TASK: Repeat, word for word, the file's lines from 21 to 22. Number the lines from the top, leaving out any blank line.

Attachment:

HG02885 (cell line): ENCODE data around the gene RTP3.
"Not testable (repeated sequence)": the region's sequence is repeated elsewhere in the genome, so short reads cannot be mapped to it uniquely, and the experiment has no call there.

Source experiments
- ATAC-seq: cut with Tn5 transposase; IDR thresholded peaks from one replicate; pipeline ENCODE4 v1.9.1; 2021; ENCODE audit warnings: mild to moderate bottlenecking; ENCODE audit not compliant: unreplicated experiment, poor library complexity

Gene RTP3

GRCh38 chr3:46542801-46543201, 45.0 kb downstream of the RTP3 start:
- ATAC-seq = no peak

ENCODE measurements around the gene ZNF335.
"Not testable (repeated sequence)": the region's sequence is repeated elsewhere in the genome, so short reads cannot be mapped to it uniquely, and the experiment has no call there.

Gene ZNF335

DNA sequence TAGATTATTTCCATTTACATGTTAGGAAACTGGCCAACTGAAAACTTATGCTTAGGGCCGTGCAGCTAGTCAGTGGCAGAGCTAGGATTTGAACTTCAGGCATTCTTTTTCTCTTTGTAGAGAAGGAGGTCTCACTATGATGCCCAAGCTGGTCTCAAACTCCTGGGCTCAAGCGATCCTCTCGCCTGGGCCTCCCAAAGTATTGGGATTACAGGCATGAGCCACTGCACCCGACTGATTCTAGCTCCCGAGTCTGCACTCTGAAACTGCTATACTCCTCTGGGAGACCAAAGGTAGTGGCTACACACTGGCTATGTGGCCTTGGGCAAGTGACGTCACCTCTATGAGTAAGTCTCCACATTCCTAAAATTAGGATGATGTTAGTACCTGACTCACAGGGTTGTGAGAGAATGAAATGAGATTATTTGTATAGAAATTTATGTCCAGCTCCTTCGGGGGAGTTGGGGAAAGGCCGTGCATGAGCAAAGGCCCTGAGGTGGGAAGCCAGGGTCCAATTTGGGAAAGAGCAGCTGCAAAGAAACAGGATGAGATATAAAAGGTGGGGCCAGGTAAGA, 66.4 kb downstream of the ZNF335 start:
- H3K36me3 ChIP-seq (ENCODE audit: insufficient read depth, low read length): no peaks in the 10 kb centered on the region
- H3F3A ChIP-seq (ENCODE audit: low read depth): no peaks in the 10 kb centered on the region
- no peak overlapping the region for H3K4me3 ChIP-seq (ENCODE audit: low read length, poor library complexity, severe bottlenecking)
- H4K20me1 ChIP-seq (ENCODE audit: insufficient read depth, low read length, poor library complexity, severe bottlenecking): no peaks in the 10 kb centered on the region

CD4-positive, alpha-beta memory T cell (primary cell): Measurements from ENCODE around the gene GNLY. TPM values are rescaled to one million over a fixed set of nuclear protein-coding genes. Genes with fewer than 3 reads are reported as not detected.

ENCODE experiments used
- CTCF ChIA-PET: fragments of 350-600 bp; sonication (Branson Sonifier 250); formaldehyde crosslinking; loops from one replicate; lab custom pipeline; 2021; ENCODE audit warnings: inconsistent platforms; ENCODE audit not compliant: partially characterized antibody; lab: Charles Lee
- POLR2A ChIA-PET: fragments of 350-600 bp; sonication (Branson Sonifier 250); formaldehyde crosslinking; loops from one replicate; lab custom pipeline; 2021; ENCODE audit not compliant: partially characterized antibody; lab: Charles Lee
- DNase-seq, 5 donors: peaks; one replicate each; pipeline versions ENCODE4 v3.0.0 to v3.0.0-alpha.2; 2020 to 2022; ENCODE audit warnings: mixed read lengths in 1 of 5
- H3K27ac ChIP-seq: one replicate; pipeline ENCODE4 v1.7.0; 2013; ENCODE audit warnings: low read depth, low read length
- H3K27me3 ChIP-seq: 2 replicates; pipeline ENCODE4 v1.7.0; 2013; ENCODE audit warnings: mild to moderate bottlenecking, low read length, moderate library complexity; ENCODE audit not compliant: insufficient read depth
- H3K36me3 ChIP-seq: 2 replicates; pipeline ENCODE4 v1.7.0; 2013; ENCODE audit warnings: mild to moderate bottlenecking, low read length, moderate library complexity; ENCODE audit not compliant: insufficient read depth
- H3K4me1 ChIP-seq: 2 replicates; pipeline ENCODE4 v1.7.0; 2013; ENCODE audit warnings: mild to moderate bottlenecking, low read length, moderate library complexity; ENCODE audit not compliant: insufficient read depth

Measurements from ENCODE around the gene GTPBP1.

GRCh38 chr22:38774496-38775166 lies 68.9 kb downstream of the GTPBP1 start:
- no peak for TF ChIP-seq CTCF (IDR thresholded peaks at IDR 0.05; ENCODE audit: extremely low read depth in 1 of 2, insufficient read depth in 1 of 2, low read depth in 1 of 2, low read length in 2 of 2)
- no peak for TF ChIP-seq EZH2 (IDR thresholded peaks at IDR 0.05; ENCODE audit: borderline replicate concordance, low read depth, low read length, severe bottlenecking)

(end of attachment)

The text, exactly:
- H3K27ac ChIP-seq: one replicate; pipeline ENCODE4 v1.7.0; 2013; ENCODE audit warnings: low read depth, low read length
- H3K27me3 ChIP-seq: 2 replicates; pipeline ENCODE4 v1.7.0; 2013; ENCODE audit warnings: mild to moderate bottlenecking, low read length, moderate library complexity; ENCODE audit not compliant: insufficient read depth